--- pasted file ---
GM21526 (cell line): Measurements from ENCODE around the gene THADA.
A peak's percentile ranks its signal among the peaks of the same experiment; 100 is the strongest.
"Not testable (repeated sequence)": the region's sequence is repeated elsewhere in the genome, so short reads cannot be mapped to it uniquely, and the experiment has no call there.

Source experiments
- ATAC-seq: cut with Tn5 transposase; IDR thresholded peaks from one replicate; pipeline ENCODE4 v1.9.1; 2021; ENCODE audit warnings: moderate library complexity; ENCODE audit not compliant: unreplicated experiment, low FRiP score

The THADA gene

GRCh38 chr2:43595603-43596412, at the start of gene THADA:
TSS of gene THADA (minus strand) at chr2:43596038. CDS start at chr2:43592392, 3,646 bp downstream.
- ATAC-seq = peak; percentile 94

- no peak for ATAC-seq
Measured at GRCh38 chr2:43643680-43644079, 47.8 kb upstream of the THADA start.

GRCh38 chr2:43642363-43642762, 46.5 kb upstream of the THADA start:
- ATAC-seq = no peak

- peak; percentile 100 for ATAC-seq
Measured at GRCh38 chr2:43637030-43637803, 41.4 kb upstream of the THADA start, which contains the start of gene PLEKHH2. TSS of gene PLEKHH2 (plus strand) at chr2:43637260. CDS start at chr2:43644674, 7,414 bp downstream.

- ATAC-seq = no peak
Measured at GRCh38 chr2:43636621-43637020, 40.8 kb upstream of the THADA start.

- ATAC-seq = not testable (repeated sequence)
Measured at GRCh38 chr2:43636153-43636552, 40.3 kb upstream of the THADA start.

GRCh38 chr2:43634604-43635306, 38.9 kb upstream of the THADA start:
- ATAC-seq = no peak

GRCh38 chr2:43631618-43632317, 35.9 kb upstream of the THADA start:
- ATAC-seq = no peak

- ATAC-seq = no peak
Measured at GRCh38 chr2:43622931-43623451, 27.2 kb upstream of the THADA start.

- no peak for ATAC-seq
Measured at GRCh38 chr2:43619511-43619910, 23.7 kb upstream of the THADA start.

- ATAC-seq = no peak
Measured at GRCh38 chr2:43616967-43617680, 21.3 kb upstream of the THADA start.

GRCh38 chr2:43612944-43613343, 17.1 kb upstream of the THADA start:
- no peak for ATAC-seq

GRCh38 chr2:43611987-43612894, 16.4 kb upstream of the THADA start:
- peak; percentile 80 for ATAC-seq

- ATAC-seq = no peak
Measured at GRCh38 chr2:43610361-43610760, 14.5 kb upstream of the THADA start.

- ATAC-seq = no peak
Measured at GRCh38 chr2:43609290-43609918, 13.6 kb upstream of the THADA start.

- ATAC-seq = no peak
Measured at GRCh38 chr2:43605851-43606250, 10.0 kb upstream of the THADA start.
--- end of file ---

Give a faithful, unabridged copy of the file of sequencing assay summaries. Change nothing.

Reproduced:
GM21526 (cell line): Measurements from ENCODE around the gene THADA.
A peak's percentile ranks its signal among the peaks of the same experiment; 100 is the strongest.
"Not testable (repeated sequence)": the region's sequence is repeated elsewhere in the genome, so short reads cannot be mapped to it uniquely, and the experiment has no call there.

Source experiments
- ATAC-seq: cut with Tn5 transposase; IDR thresholded peaks from one replicate; pipeline ENCODE4 v1.9.1; 2021; ENCODE audit warnings: moderate library complexity; ENCODE audit not compliant: unreplicated experiment, low FRiP score

The THADA gene

GRCh38 chr2:43595603-43596412, at the start of gene THADA:
TSS of gene THADA (minus strand) at chr2:43596038. CDS start at chr2:43592392, 3,646 bp downstream.
- ATAC-seq = peak; percentile 94

- no peak for ATAC-seq
Measured at GRCh38 chr2:43643680-43644079, 47.8 kb upstream of the THADA start.

GRCh38 chr2:43642363-43642762, 46.5 kb upstream of the THADA start:
- ATAC-seq = no peak

- peak; percentile 100 for ATAC-seq
Measured at GRCh38 chr2:43637030-43637803, 41.4 kb upstream of the THADA start, which contains the start of gene PLEKHH2. TSS of gene PLEKHH2 (plus strand) at chr2:43637260. CDS start at chr2:43644674, 7,414 bp downstream.

- ATAC-seq = no peak
Measured at GRCh38 chr2:43636621-43637020, 40.8 kb upstream of the THADA start.

- ATAC-seq = not testable (repeated sequence)
Measured at GRCh38 chr2:43636153-43636552, 40.3 kb upstream of the THADA start.

GRCh38 chr2:43634604-43635306, 38.9 kb upstream of the THADA start:
- ATAC-seq = no peak

GRCh38 chr2:43631618-43632317, 35.9 kb upstream of the THADA start:
- ATAC-seq = no peak

- ATAC-seq = no peak
Measured at GRCh38 chr2:43622931-43623451, 27.2 kb upstream of the THADA start.

- no peak for ATAC-seq
Measured at GRCh38 chr2:43619511-43619910, 23.7 kb upstream of the THADA start.

- ATAC-seq = no peak
Measured at GRCh38 chr2:43616967-43617680, 21.3 kb upstream of the THADA start.

GRCh38 chr2:43612944-43613343, 17.1 kb upstream of the THADA start:
- no peak for ATAC-seq

GRCh38 chr2:43611987-43612894, 16.4 kb upstream of the THADA start:
- peak; percentile 80 for ATAC-seq

- ATAC-seq = no peak
Measured at GRCh38 chr2:43610361-43610760, 14.5 kb upstream of the THADA start.

- ATAC-seq = no peak
Measured at GRCh38 chr2:43609290-43609918, 13.6 kb upstream of the THADA start.

- ATAC-seq = no peak
Measured at GRCh38 chr2:43605851-43606250, 10.0 kb upstream of the THADA start.